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6 Hospital Tips to Survive Healthcare Reform

Wes Champion, for HealthLeaders Media, January 21, 2011

·        Resource optimization – The approach to supply chain improvement needs to extend well beyond price points; it should identify opportunities to change practice and purchasing patterns to simultaneously improve outcomes and reduce costs. This can be achieved through optimizing resources by way of resource utilization, standardization and aggregation strategies. Providers need to integrate both supply chain and clinical improvement data to produce actionable information around quality and cost improvement opportunities.Examining supply spend data, benchmarking departmental supply use and scrutinizing patient level resource use by physician are key strategies.

3. Revenue enhancement:
Given reform's adverse impact on revenues, special attention must be placed on having the organizational processes and systems in place to capture revenue. This means revenue cycle process improvements for pre-registration, registration, financial counseling, medical records and accounts receivable departments. Also, enhancements in reimbursement such as Medicare and Medicaid cost reporting, managed care contracting and coding will need extra focus.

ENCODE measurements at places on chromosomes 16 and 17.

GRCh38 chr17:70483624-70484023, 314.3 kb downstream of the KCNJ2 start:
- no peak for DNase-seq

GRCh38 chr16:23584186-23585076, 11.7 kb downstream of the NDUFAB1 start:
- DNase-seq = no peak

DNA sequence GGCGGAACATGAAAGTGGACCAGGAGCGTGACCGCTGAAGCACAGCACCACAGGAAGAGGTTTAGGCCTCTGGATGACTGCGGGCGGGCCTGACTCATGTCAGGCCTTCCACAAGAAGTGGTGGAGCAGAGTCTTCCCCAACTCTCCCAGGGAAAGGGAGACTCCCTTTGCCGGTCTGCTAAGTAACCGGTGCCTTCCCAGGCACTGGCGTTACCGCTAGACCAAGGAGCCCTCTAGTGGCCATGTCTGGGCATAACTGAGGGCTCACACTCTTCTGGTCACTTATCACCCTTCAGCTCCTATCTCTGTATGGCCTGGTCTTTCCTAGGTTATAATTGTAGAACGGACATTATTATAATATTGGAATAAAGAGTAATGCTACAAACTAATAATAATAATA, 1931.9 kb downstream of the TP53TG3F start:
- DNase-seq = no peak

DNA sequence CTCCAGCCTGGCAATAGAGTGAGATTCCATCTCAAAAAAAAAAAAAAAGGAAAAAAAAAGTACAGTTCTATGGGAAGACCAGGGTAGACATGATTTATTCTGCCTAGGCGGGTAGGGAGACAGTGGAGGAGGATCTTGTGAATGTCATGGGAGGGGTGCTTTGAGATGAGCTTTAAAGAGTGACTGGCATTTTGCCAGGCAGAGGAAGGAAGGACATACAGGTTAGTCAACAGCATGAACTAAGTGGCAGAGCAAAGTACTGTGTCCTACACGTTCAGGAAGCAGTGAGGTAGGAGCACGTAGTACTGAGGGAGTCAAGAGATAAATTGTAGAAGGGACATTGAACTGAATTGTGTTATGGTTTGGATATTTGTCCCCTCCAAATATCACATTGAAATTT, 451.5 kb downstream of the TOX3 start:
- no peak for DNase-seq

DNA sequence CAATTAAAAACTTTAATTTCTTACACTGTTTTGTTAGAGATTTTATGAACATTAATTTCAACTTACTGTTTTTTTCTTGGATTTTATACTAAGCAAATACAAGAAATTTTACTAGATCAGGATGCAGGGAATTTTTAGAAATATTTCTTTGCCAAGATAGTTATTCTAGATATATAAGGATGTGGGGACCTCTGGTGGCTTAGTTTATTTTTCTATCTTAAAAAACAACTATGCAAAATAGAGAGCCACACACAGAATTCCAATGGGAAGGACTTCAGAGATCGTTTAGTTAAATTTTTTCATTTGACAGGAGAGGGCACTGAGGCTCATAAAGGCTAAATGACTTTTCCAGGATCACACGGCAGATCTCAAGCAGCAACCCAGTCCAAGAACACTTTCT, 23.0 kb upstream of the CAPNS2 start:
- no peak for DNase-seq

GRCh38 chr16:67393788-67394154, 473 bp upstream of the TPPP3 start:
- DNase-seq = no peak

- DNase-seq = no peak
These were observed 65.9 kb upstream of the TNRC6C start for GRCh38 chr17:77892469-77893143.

4. Physician alignment:
Strategically, each of these areas are impossible to address without physician alignment. Many doctors feel squeezed by today's payment system, which features the pressure to see more patients and the burden presented by administrative requirements. Utilizing numerous available tools, hospitals must align physician's incentives in order to find and sustain cost savings and improve quality. Employment is only one of those tools. Others include co-management of service lines, clinically integrated physician-hospital organizations, and hospital affiliated physician groups. Because of the shifting reimbursement mechanisms, accountability for the quality and cost of patient care will widen. Successful hospitals will find ways to engage physicians in recognition of the impact of quality not only on safety and cost, but on reimbursement as well. Taken to its extreme, hospitals will have to share responsibility for designing, governing and managing health systems.

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